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Match Analysis

Phil Simmons hopes for rise in home support after 'playing at Trent Bridge' for first Test

West Indies coach claimed he was not nervous as England pushed for final-day win

Cameron Ponsonby
Phil Simmons looks on during West Indies practice  •  Getty Images

Phil Simmons looks on during West Indies practice  •  Getty Images

Phil Simmons, West Indies' head coach, says that he wasn't nervous as his side successfully batted out 70.1 overs to force a draw on the final day's play in Antigua, but joked that the teams had been "playing in Trent Bridge for the last few days" after the home supporters had been outnumbered by England's travelling support.
Speaking after West Indies had negotiated a final-day wobble to close on 147 for 4, Simmons praised man of the match Nkrumah Bonner, who scored a fantastic 123 in the first innings and was instrumental in securing the draw with an unbeaten on 38 from 138 balls second-time around.
"He started doing it for us against Bangladesh," Simmons said, recalling Bonner's scores of 86 and 90 in his debut series in February 2021. "When he came and played Sri Lanka he did the same thing [with a maiden Test century]. So we've seen that with him and it's getting more and more consistent, so that's brilliant for us.
"I'm hoping for a little more in the wicket [in Barbados] as it'll make for a better Test match," Simmons added. "I used to be a batter but you can't let batters have it easy all the time and it's hard for bowlers on wickets like these. You need an even surface and let's compete."
Despite the apparent serenity of the final scoreline, West Indies endured a dicey passage of play either side of the tea-break, when four wickets fell for eight runs in the space of 9.3 overs to leave them awkwardly placed on 67 for 4. Bonner, however, found steadfast support in Jason Holder (37 not out), whose unbroken 80-run stand for the fifth wicket guided the team to safety.
"I was more nervous when the review went up for Jason's caught at slip [on 32] so no, I was not really nervous," Simmons said. "The wicket has been flat so once you get your head down it's difficult to get wickets on that, so I wasn't that nervous."
After England had added 132 more runs in 25 overs in the morning session, Root declared shortly before lunch to set West Indies a teasing target of 286 to win from 71 overs. Simmons joked that he would have preferred 250 to win in 80 overs, but said he was pleased that England made a proactive decision that kept the game alive.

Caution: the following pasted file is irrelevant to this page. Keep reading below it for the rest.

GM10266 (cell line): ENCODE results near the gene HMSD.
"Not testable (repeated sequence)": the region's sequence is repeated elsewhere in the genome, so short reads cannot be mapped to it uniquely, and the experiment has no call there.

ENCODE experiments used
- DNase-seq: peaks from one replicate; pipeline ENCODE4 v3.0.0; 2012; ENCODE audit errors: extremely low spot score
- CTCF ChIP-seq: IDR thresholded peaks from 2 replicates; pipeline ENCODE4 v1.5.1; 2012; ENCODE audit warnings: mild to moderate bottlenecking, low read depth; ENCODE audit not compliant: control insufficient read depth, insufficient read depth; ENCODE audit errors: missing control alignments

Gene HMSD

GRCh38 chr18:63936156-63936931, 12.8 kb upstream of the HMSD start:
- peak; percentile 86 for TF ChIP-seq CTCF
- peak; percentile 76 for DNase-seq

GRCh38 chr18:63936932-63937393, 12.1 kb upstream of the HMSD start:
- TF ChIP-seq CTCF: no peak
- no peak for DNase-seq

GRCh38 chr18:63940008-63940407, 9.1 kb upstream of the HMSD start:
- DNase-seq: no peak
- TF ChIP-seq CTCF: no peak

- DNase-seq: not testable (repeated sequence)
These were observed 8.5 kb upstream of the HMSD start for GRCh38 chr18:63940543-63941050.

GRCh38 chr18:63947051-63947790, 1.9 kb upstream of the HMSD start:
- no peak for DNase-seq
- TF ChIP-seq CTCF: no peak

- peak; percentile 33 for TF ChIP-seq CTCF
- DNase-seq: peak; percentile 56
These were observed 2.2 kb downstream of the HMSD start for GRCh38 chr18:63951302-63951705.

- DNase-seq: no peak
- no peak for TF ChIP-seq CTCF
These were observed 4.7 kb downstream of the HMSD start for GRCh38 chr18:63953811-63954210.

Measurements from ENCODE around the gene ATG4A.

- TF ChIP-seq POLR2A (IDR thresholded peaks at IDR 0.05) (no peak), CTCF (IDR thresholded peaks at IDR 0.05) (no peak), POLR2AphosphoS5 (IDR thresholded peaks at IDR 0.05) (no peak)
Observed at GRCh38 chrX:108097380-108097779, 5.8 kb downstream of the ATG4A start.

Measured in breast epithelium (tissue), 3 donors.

"It's good, we ended up being put under pressure because they've given themselves a chance with 70 overs to bowl against us and that's how you want to finish a Test match looking to win.
"They've come here to play a hard-fought series and they've shown that they're not going to lie down so it's good to see the fight from them and the other two matches are going to be just as hard."
This Test match in Antigua has been played out in front of thousands of fans, of whom the vast majority have been English. The lack of home support in West Indian cricket has been an issue for a number of years with the Caribbean Cricket Podcast confronting the issue in a recent episode by asking what can be done to effect change and encourage more local fans to attend.
There are numerous reasons for the lack of local support, including a low vaccination rate within the population of Antigua, the location of the Sir Vivian Richards Stadium, which is a fair distance outside of the capital St John's, and also the fact that the match started on a Tuesday, meaning locals were working for all but the fifth and final day. Sure enough, Saturday's play did lead to a slight, but noticeable increase in the number of local fans.
"We've been playing in Trent Bridge for the last few days and we were playing in Lord's for the T20s," Simmons joked. "We have no support … but it's great because we went through a period where we played with no fans in the stands, and I had to jump over and fetch the balls. So it's great to see the fans and it's great to see the music up on the hill. It's great that people are coming back to cricket and things are getting back to normal."
Asked whether he'd like to see more support from home fans across the series Simmons responded that "we'll see what happens. In Barbados? I'm not too sure."

Cameron Ponsonby is a freelance cricket writer in London. @cameronponsonby